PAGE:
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Value Function Iteration as a Solution Method for the Ramsey Model

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  • Burkhard Heer

    ()
    (Free University Bolzano-Bozen)

  • Alfred Maußner

    ()
    (University of Augsburg)

Abstract

Value function iteration is one of the standard tools for the solution of dynamic general equilibrium models if the dimension of the state space is one ore two. We consider three kinds of models: the deterministic and the stochastic growth model and a simple heterogenous agent model. Each model is solved with six different algorithms: (1) simple value function iteration as compared to (2) smart value function iteration neglects the special structure of the problem. (3) Full and (4) modified policy iteration are methods to speed up convergence. (5) linear and (6) cubic interpolation between the grid points are methods that enhance precision and reduce the size of the grid. We evaluate the algorithms with respect to speed and accuracy. Accuracy is defined as the maximum absolute value of the residual of the Euler equation that determines the household’s savings. We demonstrate that the run time of all algorithms can be reduced substantially if the value function is initialized stepwise, starting on a coarse grid and increasing the number of grid points successively until the desired size is reached.We find that value function iteration with cubic spline interpolation between grid points dominates the other methods if a high level of accuracy is needed.

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Bibliographic Info

Article provided by Justus-Liebig University Giessen, Department of Statistics and Economics in its journal Journal of Economics and Statistics.

Volume (Year): 231 (2011)
Issue (Month): 4 (August)
Pages: 494-515

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Handle: RePEc:jns:jbstat:v:231:y:2011:i:4:p:494-515

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Related research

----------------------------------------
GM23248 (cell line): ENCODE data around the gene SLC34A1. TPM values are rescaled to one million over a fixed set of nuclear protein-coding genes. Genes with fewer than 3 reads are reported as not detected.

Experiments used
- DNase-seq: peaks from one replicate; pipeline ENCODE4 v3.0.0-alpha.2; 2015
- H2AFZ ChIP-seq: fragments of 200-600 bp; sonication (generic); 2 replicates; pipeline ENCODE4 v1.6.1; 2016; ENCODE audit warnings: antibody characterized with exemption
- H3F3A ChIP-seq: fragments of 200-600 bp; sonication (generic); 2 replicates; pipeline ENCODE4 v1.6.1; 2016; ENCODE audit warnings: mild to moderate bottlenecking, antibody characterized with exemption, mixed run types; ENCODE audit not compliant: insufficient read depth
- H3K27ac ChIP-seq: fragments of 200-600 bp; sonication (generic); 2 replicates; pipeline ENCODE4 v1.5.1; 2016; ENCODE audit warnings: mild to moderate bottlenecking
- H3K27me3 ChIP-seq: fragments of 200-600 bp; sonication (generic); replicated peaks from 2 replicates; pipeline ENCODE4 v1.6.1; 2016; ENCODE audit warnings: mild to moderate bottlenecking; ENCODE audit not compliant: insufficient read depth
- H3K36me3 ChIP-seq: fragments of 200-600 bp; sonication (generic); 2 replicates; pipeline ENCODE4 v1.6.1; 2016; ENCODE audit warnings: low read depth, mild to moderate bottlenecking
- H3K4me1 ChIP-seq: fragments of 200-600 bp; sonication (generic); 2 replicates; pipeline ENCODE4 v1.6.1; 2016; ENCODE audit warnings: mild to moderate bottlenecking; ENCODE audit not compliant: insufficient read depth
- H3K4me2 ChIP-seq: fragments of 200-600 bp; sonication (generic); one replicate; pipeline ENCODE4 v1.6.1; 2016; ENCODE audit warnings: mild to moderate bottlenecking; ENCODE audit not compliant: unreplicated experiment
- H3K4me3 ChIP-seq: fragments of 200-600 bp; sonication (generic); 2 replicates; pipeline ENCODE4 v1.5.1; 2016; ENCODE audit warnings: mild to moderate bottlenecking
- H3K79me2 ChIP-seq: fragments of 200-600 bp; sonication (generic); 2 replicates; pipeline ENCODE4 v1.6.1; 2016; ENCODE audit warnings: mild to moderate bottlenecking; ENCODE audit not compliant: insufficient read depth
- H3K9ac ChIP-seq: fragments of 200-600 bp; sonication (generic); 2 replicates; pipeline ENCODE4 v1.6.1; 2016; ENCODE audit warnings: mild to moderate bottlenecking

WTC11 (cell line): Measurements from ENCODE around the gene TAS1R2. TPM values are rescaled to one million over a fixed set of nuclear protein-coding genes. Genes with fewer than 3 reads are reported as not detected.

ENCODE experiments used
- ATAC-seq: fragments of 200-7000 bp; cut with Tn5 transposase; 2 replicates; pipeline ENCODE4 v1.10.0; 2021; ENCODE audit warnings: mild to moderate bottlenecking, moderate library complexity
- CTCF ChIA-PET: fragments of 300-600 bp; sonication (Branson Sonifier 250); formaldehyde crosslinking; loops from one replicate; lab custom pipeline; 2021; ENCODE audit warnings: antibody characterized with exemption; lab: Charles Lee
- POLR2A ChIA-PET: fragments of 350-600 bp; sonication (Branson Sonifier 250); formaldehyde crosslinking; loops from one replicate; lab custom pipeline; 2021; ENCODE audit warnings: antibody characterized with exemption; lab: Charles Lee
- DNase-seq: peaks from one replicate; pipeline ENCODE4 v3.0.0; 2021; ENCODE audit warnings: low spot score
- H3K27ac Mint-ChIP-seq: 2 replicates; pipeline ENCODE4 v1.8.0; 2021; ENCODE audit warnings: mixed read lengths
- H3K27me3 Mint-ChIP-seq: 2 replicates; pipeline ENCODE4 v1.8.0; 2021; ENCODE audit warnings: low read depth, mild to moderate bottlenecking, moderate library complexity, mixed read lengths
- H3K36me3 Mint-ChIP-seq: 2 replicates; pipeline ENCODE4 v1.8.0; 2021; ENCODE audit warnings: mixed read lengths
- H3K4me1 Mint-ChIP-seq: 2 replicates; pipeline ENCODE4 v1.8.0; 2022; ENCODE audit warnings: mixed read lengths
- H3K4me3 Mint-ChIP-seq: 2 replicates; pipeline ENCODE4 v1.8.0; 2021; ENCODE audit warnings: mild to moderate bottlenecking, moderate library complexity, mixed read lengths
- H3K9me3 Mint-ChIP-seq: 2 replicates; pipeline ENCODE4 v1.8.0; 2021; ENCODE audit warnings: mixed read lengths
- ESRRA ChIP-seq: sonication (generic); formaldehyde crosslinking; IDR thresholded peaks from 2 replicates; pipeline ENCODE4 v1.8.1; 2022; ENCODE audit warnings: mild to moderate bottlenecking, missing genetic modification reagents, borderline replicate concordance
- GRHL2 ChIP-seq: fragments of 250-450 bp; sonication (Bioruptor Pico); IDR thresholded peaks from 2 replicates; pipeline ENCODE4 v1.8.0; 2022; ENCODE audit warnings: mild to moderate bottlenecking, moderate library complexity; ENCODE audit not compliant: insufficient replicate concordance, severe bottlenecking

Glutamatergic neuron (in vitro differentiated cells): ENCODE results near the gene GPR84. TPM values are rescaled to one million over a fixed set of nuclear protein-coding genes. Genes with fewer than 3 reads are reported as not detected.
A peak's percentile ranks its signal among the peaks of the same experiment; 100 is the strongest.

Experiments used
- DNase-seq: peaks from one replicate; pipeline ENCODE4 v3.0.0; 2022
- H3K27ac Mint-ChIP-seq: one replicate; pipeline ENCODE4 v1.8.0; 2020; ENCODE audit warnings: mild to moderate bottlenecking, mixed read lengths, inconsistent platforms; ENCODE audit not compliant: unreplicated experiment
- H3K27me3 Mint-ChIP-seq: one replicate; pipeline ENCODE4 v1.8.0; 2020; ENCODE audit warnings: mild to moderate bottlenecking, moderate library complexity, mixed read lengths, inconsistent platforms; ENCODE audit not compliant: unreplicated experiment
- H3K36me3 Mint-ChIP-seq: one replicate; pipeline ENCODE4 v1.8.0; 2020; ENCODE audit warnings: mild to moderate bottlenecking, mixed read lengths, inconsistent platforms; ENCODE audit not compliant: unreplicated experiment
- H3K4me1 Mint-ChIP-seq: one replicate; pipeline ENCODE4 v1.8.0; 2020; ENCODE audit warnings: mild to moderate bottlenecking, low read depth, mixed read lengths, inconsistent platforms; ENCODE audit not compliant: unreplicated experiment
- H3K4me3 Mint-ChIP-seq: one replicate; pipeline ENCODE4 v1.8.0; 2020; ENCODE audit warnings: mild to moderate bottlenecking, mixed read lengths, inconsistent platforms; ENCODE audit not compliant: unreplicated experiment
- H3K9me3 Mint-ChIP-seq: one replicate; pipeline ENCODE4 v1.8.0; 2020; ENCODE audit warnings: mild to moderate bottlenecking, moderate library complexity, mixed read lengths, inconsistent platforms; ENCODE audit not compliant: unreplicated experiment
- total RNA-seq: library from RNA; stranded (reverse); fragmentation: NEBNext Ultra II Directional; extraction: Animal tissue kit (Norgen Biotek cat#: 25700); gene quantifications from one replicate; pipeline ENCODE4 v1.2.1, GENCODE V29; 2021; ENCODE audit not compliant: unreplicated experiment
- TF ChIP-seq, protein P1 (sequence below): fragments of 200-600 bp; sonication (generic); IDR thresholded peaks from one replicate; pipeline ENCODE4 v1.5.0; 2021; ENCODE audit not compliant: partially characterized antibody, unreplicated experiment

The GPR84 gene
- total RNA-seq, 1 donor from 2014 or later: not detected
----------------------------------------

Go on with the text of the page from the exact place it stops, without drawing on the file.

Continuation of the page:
Keywords: Value function iteration; policy function iteration; Howard’s Algorithm; acceleration; cubic interpolation; stochastic Ramsey model; heterogeneous agents.;

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  1. Lawrence J. Christiano & Jonas D.M. Fisher, 1997. "Algorithms for Solving Dynamic Models with Occasionally Binding Constraints," NBER Technical Working Papers 0218, National Bureau of Economic Research, Inc.
  2. Burkhard Heer & Alfred Maussner, 2004. "Computation of Business Cycle Models: A Comparison of Numerical Methods," CESifo Working Paper Series 1207, CESifo Group Munich.
  3. Tauchen, George, 1986. "Finite state markov-chain approximations to univariate and vector autoregressions," Economics Letters, Elsevier, vol. 20(2), pages 177-181.
  4. Judd, Kenneth L., 1992. "Projection methods for solving aggregate growth models," Journal of Economic Theory, Elsevier, vol. 58(2), pages 410-452, December.
  5. Andrés Erosa & Gustavo Ventura, 2000. "On Inflation as a Regressive Consumption Tax," UWO Department of Economics Working Papers 20001, University of Western Ontario, Department of Economics.
  6. S. Boragan Aruoba & Jesus Fernandez-Villaverde & Juan F. Rubio-Ramirez, 2003. "Comparing Solution Methods for Dynamic Equilibrium Economies," PIER Working Paper Archive 04-003, Penn Institute for Economic Research, Department of Economics, University of Pennsylvania.
  7. Jess Gaspar & Kenneth L. Judd, 1997. "Solving Large Scale Rational Expectations Models," NBER Technical Working Papers 0207, National Bureau of Economic Research, Inc.
  8. Martin L. Puterman & Moon Chirl Shin, 1978. "Modified Policy Iteration Algorithms for Discounted Markov Decision Problems," Management Science, INFORMS, vol. 24(11), pages 1127-1137, July.
  9. Huggett, Mark, 1993. "The risk-free rate in heterogeneous-agent incomplete-insurance economies," Journal of Economic Dynamics and Control, Elsevier, vol. 17(5-6), pages 953-969.
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